US Declaration Of Independence: US DeclarationofIndependence

DECLARATION OF INDEPENDENCE: Drafts, Analysis & Interpretation

Drafts, Analysis and Interpretation
The words Declaration of Independence have two common variant spellings: Déclaration of Independence and Declaration of Independance. In web site documents, these words are sometimes written in the following compacted forms: DeclarationofIndependence, DéclarationofIndependence, or DeclarationofIndependance. The words Declaration of Independence are also abbreviated: DOI or DofI. The word checklist is sometimes written check list.
The Different Drafts 

(The following is taken from James Brown Scott's, "The United States of America: A Study in International Organization." New York, Oxford University Press, 1920.) In June 1776 the Continental Congress selected a committee of five to draft a Declaration of Independence. The committee, which was composed of John Adams, Benjamin Franklin, Thomas Jefferson, Robert R. Livingston, and Roger Sherman, selected Thomas Jefferson to prepare the initial draft. Jefferson began his work on June 11th. After preparing several drafts, he concluded his work with a final draft called Jefferson's Rough Draft. Slight alterations to the Rough Draft were made by committee members Benjamin Franklin and John Adams. Then, on June 28th the Committee Draft was submitted to the Continental Congress. On July 2nd the Continental Congress voted for independence. Afterwards, the Congress made additional changes to the Committee Draft. The Final Declaration of Independence was printed by John Dunlap on the night of July 4th.

Analysis and Interpretation

An analysis and interpretation of the Declaration of Independence has led researchers to reach important conclusions. According to E. C. Hartwell, the Declaration of Independence is a forcible statement of the intentions, political principles, and grievances of the colonies.— Hartwell's "Story Hour Readings Eighth Year," 1921.

Analysis also shows that the Declaration of Independence consists of three different parts:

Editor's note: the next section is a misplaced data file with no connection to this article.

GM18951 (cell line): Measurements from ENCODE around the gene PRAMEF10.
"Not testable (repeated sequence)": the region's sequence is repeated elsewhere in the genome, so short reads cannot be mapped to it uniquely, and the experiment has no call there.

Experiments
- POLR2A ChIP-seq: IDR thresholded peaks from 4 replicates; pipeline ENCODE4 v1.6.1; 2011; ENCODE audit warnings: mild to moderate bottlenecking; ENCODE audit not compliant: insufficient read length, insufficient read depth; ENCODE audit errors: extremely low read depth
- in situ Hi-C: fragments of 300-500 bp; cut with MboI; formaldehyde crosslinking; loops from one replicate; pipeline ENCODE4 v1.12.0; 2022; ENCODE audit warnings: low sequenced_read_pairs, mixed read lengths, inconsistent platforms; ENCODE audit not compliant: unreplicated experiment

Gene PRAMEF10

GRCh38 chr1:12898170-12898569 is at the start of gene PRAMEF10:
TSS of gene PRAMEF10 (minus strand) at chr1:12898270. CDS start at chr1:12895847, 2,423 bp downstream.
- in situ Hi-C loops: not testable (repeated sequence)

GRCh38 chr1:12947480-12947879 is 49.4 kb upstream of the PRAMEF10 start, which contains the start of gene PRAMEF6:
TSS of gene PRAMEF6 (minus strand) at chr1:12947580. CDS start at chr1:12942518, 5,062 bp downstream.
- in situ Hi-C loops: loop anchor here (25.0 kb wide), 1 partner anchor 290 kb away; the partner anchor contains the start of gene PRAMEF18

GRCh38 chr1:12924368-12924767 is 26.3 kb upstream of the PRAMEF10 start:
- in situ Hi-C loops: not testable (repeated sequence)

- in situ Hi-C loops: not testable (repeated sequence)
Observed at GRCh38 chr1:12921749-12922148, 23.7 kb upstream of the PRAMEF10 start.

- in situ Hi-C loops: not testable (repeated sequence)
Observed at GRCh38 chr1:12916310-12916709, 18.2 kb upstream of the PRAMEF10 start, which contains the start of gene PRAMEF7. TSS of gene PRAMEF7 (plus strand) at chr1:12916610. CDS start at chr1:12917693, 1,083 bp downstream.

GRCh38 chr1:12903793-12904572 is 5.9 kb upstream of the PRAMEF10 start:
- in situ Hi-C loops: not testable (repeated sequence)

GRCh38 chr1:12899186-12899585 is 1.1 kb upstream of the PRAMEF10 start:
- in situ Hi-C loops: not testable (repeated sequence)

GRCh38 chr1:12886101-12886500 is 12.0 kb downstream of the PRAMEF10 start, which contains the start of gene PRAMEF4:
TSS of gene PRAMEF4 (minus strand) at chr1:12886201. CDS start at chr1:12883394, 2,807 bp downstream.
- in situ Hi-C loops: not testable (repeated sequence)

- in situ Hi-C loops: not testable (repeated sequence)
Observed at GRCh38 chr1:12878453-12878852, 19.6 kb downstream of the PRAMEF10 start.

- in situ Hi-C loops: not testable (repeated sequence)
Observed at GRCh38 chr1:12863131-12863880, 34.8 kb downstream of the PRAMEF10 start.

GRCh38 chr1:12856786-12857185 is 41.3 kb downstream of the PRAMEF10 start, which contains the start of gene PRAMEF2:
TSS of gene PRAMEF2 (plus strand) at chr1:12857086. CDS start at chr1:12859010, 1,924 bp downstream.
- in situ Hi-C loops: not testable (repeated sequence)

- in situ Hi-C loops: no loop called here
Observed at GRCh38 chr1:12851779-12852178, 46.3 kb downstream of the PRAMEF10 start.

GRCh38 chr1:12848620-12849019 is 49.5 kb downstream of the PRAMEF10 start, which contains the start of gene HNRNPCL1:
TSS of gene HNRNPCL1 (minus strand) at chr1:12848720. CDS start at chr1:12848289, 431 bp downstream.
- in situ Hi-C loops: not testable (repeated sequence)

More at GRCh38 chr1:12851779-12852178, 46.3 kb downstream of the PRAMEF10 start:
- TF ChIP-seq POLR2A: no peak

• a preamble
  • a list of grievances
  • a conclusion

The preamble states the right of peoples to set up government for themselves and to change their forms of government at their sovereign pleasure. The grievances are those suffered at the hands of George II, king of Great Britain. The conclusion is a declaration of independence based upon the rights of the colonies asserted in the preamble and justified by the enumerated grievances.

When the Founding Fathers drafted the Declaration of Independence they were seeking independence from England. Today, the Declaration of Independence is more a statement of American ideals than a listing of grievances.

Analysis of the Hosting Works

In the years following 1776, the Declaration of Independence was reprinted many times in different works (called hosting works). We know that together the hosting works trace a history of how our early American ancestors felt about their independence and freedom. Yet, little work has been done to study the full impact of how the Declaration of Independence has affected events and peoples' lives over time, mainly because of the time and effort required to locate the works to be studied. Notwithstanding, a history of the Declaration of Independence demands that we include an analysis of the hosting works and an analysis of the impact that the Declaration of Independence has had on U.S. History.

As said, this task has been impeded by the massive amount of work required by each individual researcher, alone, to identify and locate the hosting works to be studied. Moreover, a count of the number of such works has heretofore been unavailable, making it impossible to even "size" the amount of work required to identify and locate these hosting works.

Fortunately, the necessary up front work has recently been accomplished for years 1776-1825. The findings are these: There are 358 works (books, pamphlets, and periodicals), 1776-1825, that reprint the full text of the Declaration of Independence in English. Two-thirds of these works do not mention the Declaration of Independence in their titles. But, all of these works are now easily identified and located, as the 358 works reprinting the Declaration of Independence have been gathered together in a checklist, now made available to the public.

Free Free Free Free Free 
A free PDF copy of the checklist can be downloaded from the Home Page. You can also purchase a hardbound copy of the checklist at a most reasonable price. See the Home Page for additional details and offerings. 
The checklist has 400 entries. Of these, 358 reprint the full text of the Declaration of Independence, in English. The remainder are ancillary or continuation volumes. The number of works in each general subject area are these: History 126, Law 103, Political Science 29, Law and Political Science 78, Biography 17, and Other 47. Researchers, instructors, and students of history, law and political science should be especially benefited by the checklist.  
Return to the Home Page.